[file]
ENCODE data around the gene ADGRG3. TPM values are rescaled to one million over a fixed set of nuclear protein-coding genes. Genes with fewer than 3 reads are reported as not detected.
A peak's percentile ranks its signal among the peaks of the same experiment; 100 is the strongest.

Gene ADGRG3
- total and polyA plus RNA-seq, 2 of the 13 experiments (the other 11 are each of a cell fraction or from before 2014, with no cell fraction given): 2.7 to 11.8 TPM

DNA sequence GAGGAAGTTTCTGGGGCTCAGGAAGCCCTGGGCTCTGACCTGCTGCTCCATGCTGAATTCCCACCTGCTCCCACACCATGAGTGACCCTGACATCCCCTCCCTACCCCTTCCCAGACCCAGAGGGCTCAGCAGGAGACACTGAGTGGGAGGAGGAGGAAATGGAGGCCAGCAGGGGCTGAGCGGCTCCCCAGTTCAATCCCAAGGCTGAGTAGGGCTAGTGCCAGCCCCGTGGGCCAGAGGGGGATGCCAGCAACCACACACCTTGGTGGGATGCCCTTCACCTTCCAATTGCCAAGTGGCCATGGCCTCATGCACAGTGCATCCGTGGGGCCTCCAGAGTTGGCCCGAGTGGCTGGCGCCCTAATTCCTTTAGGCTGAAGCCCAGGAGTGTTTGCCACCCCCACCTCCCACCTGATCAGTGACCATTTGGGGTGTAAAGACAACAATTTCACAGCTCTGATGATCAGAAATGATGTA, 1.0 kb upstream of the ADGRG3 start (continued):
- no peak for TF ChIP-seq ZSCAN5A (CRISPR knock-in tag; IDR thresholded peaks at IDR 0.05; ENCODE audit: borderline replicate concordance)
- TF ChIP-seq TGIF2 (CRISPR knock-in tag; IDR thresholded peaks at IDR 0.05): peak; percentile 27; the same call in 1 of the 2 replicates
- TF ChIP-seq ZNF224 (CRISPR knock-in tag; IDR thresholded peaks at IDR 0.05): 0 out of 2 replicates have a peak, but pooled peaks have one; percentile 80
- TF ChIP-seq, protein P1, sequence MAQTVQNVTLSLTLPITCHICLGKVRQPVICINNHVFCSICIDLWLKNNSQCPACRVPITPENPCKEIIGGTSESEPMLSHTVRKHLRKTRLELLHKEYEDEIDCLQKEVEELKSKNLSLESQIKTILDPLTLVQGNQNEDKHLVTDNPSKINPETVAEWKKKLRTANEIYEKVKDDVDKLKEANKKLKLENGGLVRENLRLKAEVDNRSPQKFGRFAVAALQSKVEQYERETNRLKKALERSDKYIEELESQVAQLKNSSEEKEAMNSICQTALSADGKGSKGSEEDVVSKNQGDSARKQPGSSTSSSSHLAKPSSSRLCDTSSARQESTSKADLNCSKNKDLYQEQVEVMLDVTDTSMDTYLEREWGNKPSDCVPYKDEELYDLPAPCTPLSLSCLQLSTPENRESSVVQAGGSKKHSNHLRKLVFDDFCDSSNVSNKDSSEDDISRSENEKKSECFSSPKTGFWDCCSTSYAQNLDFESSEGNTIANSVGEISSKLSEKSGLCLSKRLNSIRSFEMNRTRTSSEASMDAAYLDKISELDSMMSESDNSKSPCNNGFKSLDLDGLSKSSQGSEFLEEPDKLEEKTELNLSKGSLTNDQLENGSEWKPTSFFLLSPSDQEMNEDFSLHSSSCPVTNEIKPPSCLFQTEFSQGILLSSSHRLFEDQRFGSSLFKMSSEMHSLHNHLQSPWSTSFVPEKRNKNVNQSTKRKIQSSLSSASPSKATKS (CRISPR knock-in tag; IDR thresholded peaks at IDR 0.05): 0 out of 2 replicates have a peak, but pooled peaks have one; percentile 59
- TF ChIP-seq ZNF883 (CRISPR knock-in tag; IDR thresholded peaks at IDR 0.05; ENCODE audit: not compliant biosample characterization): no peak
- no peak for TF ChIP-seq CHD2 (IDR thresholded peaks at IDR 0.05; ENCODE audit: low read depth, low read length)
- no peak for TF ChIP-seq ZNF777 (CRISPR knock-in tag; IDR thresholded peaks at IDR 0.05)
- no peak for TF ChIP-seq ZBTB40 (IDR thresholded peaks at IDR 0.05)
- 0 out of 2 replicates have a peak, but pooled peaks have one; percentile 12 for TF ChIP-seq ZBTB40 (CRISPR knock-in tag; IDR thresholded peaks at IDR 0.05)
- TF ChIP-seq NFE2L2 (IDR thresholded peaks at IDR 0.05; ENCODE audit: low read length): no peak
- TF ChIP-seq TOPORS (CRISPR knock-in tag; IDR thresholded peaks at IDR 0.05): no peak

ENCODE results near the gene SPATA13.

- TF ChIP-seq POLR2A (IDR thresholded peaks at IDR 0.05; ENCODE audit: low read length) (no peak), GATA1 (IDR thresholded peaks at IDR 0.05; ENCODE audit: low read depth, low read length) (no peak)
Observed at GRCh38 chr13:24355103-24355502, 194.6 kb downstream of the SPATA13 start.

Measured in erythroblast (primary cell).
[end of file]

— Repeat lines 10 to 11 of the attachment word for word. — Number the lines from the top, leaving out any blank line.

- TF ChIP-seq ZNF883 (CRISPR knock-in tag; IDR thresholded peaks at IDR 0.05; ENCODE audit: not compliant biosample characterization): no peak
- no peak for TF ChIP-seq CHD2 (IDR thresholded peaks at IDR 0.05; ENCODE audit: low read depth, low read length)